But in all this, when things appear as though it is total failure, what is it in Jesus that Jesus is to us? What is it in reality? Is it to prevent suffering which is the lot of man? We want to hear that, don’t we? We want to hear the wonderful answer to prayer, that we will not have to suffer the things that others suffer. When the promises are there that say, You will have none of these diseases upon you, and yet we do, and we look for the answer for that promise, then if it doesn’t happen, how do you feel? Do you need comfort? Is there comfort when everything looks a failure? Did Jesus come to prevent suffering and failure? Is that what He came for? Oh no. This is what God showed me. Oh no. It is poetic fancy when we take hold of God’s word in every respect and think we are going to be alleviated from affliction, pain, and suffering, and disappointments, and discouraging circumstances. It is poetic fancy.

Light to the Soul Shrouded in Darkness

But what is it that will bring light out of the darkness, that will bring light to a person who is going through bitter disappointments, when he comes to a point where nothing makes sense anymore? Can God’s wonderful word come in and comfort you, so that Jesus comes in as we look at Him and comforts us? I love this following statement; it is meaningful; it is resplendent with the glory of God:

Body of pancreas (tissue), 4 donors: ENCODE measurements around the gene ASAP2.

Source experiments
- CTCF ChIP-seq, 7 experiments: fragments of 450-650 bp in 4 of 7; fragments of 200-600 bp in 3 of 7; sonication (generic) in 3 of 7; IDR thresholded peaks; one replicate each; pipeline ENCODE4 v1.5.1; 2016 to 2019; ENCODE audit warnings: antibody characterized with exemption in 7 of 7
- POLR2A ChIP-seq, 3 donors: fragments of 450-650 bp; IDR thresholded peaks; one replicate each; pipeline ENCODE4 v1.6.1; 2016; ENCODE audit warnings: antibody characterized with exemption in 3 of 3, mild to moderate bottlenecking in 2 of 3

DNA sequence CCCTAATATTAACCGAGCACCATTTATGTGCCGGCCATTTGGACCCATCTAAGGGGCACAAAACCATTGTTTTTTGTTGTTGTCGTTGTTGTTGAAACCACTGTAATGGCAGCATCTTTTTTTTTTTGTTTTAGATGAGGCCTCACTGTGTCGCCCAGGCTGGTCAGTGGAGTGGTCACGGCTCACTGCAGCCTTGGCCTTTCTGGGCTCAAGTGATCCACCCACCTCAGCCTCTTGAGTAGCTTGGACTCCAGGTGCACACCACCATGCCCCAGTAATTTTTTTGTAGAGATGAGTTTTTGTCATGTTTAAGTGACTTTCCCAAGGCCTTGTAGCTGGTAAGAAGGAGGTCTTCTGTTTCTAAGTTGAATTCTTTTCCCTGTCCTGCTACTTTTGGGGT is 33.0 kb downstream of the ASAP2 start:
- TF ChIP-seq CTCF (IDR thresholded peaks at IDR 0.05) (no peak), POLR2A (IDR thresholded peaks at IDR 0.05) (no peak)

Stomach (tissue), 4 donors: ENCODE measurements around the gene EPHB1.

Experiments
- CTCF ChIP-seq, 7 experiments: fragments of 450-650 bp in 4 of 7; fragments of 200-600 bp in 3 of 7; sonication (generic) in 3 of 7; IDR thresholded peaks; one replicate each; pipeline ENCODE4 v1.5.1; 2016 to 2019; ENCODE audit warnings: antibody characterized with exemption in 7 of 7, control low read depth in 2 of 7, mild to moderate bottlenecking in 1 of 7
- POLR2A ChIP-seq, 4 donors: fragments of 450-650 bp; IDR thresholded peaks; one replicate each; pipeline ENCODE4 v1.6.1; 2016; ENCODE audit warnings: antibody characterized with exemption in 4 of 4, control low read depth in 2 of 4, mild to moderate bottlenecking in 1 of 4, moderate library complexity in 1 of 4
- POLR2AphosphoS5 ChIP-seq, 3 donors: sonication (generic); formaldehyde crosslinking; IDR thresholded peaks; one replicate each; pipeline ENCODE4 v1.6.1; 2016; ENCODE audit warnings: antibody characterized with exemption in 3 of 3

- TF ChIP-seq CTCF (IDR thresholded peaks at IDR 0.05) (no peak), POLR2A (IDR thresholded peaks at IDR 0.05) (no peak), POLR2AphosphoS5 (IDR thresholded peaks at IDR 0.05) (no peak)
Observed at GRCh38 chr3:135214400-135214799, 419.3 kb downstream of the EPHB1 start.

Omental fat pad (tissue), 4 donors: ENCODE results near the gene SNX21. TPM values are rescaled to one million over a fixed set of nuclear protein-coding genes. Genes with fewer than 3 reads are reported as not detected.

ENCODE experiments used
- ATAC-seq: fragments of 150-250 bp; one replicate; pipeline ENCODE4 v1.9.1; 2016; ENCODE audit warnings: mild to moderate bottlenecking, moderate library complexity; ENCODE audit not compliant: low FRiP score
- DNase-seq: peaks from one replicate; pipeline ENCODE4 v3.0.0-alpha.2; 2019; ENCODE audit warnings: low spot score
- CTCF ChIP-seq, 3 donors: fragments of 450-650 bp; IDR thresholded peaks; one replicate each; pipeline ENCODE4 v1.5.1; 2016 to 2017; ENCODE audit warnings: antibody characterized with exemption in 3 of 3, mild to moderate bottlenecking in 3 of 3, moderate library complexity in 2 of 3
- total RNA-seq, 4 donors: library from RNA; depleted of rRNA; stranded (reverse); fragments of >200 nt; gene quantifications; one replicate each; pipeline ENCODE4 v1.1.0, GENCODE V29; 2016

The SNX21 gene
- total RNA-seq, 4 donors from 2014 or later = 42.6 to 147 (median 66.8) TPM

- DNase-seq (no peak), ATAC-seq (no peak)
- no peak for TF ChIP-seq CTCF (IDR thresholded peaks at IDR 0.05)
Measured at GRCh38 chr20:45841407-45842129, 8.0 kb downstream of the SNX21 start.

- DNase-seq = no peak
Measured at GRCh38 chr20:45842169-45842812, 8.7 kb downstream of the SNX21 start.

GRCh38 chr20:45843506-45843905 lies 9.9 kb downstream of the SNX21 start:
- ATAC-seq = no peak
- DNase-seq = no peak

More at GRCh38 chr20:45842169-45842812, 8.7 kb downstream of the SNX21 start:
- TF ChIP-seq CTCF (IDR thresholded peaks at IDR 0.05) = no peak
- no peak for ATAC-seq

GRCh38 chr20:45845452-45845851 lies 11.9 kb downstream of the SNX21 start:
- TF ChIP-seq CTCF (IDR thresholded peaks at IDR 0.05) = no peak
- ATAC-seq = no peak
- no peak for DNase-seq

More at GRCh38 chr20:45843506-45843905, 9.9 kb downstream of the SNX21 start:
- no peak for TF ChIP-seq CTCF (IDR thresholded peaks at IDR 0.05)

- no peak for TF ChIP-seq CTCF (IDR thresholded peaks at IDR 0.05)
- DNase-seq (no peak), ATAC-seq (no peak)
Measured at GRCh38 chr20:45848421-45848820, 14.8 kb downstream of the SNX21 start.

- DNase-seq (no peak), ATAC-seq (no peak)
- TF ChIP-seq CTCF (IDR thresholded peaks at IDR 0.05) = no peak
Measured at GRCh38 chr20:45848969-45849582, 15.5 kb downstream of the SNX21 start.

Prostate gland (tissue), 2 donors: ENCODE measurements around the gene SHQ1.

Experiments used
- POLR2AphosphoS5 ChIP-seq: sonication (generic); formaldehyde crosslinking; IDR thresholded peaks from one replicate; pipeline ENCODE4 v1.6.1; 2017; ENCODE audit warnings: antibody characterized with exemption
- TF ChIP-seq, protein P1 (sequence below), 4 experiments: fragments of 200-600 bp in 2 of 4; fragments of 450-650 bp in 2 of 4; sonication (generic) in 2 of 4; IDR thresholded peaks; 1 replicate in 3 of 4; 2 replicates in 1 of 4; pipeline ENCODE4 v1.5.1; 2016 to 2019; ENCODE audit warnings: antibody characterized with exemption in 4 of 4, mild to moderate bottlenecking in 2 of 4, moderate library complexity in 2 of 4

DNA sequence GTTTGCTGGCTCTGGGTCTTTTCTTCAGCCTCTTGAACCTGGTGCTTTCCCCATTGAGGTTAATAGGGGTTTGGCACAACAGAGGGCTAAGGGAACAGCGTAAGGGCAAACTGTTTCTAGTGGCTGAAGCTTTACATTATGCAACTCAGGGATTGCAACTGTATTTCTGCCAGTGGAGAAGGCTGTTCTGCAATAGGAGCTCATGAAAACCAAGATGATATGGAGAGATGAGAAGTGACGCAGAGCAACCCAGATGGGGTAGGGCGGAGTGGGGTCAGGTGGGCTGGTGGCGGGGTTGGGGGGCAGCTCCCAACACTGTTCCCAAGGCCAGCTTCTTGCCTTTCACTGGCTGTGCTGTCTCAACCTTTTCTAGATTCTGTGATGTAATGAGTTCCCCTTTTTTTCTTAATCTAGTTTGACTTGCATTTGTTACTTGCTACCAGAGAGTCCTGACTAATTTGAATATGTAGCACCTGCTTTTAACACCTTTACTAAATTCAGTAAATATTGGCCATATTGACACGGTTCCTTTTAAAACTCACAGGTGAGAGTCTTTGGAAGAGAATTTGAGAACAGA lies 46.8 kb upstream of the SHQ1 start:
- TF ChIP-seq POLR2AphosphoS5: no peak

2 Corinthians 4:6 For God, who commanded the light to shine out of darkness, hath shined in our hearts, to [give] the light of the knowledge of the glory of God in the face of Jesus Christ.

So here is the point: In the heart that is overwhelmed by darkness, there shines the light of Jesus, the knowledge of the glory of God in the face of Jesus.

2 Corinthians 4:7 But we have this treasure in earthen vessels, that the excellency of the power may be of God, and not of us. 8 [We are] troubled on every side, yet not distressed; [we are] perplexed, but not in despair; 9 Persecuted, but not forsaken; cast down, but not destroyed; 10 Always bearing about in the body the dying of the Lord Jesus, that the life also of Jesus might be made manifest in our body. 11 For we which live are alway delivered unto death for Jesus’ sake, that the life also of Jesus might be made manifest in our mortal flesh.